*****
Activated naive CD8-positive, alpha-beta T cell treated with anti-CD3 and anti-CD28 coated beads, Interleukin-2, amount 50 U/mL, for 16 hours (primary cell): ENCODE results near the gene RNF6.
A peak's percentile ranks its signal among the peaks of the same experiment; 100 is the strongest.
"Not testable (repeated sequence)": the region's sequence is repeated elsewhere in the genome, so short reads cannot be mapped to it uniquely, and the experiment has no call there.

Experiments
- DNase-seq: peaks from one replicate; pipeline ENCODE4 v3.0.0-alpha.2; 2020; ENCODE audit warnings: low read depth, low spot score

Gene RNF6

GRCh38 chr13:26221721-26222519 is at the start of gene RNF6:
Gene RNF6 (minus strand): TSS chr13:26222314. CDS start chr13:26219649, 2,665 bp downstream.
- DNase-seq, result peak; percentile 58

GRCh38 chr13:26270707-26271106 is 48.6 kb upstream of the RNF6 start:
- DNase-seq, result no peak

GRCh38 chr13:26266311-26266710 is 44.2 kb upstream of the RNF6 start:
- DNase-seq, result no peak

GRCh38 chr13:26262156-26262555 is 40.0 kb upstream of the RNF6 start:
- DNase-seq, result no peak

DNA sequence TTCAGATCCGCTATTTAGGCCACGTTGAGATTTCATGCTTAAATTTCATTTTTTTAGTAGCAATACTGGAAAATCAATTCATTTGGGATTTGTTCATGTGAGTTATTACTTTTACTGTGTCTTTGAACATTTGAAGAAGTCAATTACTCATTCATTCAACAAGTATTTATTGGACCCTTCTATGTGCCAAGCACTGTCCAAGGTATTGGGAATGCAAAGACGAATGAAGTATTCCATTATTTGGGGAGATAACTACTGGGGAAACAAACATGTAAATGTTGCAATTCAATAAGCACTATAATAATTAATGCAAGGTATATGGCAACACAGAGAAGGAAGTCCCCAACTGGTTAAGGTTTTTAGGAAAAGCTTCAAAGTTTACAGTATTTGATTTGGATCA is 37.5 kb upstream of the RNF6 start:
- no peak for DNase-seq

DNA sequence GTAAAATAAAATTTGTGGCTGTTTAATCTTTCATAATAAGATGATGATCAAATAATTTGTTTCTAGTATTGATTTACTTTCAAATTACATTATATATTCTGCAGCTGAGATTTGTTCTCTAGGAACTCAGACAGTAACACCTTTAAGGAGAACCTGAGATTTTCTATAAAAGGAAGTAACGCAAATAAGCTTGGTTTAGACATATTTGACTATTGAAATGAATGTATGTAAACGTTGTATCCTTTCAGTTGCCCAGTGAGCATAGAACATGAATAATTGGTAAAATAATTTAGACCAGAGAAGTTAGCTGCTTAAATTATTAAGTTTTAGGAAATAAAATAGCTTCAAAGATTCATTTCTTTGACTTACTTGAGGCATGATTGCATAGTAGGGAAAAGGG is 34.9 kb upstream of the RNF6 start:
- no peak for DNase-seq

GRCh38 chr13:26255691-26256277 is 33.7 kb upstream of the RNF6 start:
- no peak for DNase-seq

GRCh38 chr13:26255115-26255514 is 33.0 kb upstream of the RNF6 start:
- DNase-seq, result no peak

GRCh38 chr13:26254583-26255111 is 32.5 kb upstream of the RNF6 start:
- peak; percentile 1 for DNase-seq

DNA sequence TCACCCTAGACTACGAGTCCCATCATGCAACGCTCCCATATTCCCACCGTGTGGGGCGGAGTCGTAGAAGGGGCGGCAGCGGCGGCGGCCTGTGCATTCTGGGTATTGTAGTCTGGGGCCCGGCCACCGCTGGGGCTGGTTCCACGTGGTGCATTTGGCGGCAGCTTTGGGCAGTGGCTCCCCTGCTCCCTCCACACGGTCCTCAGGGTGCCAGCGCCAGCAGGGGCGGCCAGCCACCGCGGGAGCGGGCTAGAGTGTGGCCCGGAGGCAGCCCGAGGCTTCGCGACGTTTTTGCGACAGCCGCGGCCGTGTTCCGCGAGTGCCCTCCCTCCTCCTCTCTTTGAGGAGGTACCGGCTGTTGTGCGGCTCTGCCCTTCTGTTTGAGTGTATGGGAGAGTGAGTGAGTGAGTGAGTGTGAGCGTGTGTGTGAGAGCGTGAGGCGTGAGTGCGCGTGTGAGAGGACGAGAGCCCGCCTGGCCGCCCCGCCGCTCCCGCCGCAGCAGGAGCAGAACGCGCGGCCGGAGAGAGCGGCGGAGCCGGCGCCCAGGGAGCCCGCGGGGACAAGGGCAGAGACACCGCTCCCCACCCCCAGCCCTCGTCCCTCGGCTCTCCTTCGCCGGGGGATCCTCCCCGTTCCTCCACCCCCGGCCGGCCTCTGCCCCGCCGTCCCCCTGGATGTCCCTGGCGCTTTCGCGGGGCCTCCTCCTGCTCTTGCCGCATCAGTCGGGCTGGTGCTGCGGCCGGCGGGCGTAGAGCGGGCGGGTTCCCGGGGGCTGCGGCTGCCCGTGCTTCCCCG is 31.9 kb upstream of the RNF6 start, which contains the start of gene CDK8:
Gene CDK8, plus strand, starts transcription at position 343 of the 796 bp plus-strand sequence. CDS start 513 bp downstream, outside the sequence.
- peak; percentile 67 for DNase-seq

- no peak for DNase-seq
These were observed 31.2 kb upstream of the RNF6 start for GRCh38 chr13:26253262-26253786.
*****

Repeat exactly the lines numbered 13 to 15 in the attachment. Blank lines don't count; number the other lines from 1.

- DNase-seq, result no peak

GRCh38 chr13:26262156-26262555 is 40.0 kb upstream of the RNF6 start:
- DNase-seq, result no peak